Healthy, loose soil is the basis for a smart garden or lawn. Watch our smart soils webinar or view the resources below to get started.
Test your soil
A soil test is the best way to learn what the pH of your soil is and what fertilizer it needs. Do not add lime unless recommended by soil tests results. If you suspect your soil is contaminated from something that was there prior to your garden, test for contaminants before growing anything you eat.
- Get your Home Lawn and Garden Soil test self-mailer today. The process is simple.
- See our tip sheet on how to soil test: Don’t guess - soil test.
- View video on soil testing
Build your soils
Smart soil is the key to healthy plants and a successful garden. If you have limited money or time, put your resources into improving your soil. This will make all other gardening tasks easy.
- How to achieve healthy soil
- Video on how to have healthy, smart soil
- Soil basics: types, texture and structure
Prepare your soil for planting
On a day that hasn’t had any rain, pick up a handful of soil and squeeze it. If the soil falls out in pieces, it is dry enough to dig. If it stays in a mud ball, it is too wet, so try again tomorrow.
Remove all weeds, sod, trash and rocks. If you have a lot of weeds, lay plastic down on the soil for a few weeks before you plant. That will kill the weeds without any harmful side-effects.
Apply compost, fertilizer and any soil amendments suggested by a soil test before tilling. Turn over or till your soil to a depth of 8-12 inches.
- Composting: A smart gardening practice to recycle garden and yard waste
- Applying fertilizers to enhance nutrient growth
- How to reduce phosphorus in soils
- Tips for improving your soil
Don’t compact your soil
Do not walk or operate heavy equipment over wet soil. Soils often remain cold, wet and heavy late into spring. Digging in those conditions further compacts the soil and creates a solid mass where new roots cannot grow. Consider gardening in a raised bed if your soil is heavy, compacted or contaminated.
Work compost into your garden soil every year
Adding compost is beneficial for almost all soils. Compost or decomposed organic matter makes soils alive and fertile. Compost must be added every year because your plants use up all the nutrients.
- Compost benefits and use
- Video on backyard compost tips
- Video on proper backyard composting
- Video on alternatives to large compost
Layer 2-3 inches of mulch in your garden
Natural mulches such as wood chips can prevent weeds, conserve water and moderate soil temperatures.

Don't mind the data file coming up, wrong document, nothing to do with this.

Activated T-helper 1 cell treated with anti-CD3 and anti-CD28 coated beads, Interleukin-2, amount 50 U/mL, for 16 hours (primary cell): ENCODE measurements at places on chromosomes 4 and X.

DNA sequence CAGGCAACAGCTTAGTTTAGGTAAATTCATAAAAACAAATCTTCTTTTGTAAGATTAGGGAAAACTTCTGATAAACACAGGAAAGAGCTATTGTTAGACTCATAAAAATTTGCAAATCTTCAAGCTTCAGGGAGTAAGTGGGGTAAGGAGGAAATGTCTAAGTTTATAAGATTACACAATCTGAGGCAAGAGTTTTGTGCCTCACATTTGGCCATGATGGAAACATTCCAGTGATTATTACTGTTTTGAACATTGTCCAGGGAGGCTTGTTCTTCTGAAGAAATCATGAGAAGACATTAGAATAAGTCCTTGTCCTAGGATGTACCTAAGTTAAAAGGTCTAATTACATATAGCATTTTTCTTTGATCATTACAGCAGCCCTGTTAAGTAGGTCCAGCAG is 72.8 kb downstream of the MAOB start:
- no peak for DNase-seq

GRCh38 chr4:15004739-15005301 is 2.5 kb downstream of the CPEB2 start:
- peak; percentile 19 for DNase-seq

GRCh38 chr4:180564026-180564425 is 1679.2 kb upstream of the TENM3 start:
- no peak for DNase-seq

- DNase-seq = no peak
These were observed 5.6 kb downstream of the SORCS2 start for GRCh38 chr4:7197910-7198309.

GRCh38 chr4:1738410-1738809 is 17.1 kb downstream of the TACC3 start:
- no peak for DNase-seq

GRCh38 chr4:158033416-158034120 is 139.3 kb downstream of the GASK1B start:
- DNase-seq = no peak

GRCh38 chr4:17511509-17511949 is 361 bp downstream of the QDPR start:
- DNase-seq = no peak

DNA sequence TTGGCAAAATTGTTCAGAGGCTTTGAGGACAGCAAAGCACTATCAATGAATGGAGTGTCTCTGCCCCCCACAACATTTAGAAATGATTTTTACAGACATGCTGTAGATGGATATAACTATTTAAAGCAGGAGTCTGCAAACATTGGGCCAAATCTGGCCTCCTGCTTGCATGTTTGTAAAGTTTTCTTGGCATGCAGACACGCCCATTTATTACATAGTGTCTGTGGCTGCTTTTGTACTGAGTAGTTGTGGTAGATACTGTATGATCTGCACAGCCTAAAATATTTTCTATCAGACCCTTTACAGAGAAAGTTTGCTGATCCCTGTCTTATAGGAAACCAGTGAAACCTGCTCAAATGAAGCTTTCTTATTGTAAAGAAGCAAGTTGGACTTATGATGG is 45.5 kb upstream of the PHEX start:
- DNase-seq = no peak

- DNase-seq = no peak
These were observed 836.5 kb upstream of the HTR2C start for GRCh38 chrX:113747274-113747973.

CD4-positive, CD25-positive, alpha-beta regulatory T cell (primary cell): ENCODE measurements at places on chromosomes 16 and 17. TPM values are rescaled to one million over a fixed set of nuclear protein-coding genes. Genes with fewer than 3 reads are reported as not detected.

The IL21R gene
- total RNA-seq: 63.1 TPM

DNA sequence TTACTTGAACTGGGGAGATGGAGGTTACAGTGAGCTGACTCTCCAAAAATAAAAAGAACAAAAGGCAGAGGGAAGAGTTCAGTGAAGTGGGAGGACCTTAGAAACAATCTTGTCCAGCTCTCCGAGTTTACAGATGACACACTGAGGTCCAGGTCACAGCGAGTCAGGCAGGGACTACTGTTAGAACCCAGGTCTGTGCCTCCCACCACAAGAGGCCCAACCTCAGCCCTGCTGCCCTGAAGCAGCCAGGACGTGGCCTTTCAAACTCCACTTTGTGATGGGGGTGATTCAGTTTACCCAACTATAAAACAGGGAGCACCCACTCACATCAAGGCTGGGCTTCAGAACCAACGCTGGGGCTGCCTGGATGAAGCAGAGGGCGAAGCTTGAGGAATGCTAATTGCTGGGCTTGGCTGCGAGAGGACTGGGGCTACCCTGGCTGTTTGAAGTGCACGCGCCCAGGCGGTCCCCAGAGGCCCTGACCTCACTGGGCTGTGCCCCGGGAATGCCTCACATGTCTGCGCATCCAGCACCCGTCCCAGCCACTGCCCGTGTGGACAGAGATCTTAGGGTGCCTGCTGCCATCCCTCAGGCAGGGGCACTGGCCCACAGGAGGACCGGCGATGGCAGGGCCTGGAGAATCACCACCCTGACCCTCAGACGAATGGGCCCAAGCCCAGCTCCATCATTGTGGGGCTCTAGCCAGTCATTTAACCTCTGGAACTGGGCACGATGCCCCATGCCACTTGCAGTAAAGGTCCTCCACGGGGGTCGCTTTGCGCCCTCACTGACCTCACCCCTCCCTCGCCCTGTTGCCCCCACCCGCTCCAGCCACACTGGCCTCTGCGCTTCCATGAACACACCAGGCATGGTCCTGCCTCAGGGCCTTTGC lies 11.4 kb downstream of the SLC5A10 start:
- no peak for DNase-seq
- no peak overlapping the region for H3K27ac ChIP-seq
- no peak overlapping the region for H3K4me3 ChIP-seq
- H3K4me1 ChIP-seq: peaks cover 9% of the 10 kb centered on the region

February 25, 2015 | Dixie Sandborn | April 22, 2015, marks the 45th anniversary of Earth Day, a day to promote awareness about air and water pollution in your community.
January 15, 2015 | Rebecca Krans | A healthy soil is vital for a successful vegetable garden.
December 12, 2014 | Terry Gibb | Vermicomposting is a good way to compost during winter months when your outdoor compost pile is dormant.
December 5, 2014 | Ron Goldy | How much fertilizer should I apply? Some take the approach that if a little of something is good – more is better. This is rarely a good approach, particularly with fertilizer applications.
November 11, 2014 | Matt Grieshop | You may have experience with two and four footed livestock but how about livestock with six or no legs?
October 29, 2014 | Beth Clawson | Garbage to Garden is now a two-part webinar that focuses on composting strategies for community gardens, school gardens, urban farms and food establishments that want to close the sustainable loop through preserving their natural resources.
October 23, 2014 | Terry Gibb | Mulching leaves into your lawn is a good way to add nutrients, reduce yard waste and save time and money.
October 2, 2014 | Beth Clawson | Burning leaves and yard waste is a major cause of wildfires and contributes to air and water pollution. Composting is your best alternative for managing leaves, yard waste and food waste.
September 29, 2014 | Hal Hudson | Tips for understanding and building a healthier soil in your vegetable or flower garden this fall.
September 29, 2014 | Hal Hudson | Fall is an excellent time to amend vegetable garden soils by adding organic matter or cover crops to help alleviate soil compaction issues during the growing season.
Find an Expert
Dec 19, 2017 | Lapeer Co. Education Technology Center, 690 Lake Pleasant Rd., Attica, MI 48412
Jan 18, 2018 – Apr 26, 2018 | Bay College West, 2801 U.S. 2, Iron Mountain, MI 4801
Jan 24, 2018 – May 2, 2018 | Washtenaw Western Service Building, MSU Extension, 705 N. Zeeb Rd., Ann Arbor, MI 48103
Jan 24, 2018 – May 2, 2018 | Kalamazoo RESA - Wile Auditorium 1819 E. Milham Ave Portage, MI 490
Mar 1, 2018 – Jun 7, 2018 | Verkuilen Building, Assembly Rooms A&B 28115 Dunham Rd., Suite 12, Clinton Twp, MI 48036
Mar 8, 2018 – Jun 14, 2018 | Northwest Michigan Horticulture Research Center; 6686 S Center Hwy, Traverse City, MI 49684
Mar 10, 2018 – Jun 30, 2018 | Charles R. Drew Transition Center, 9600 Wyoming St., Detroit, MI 48204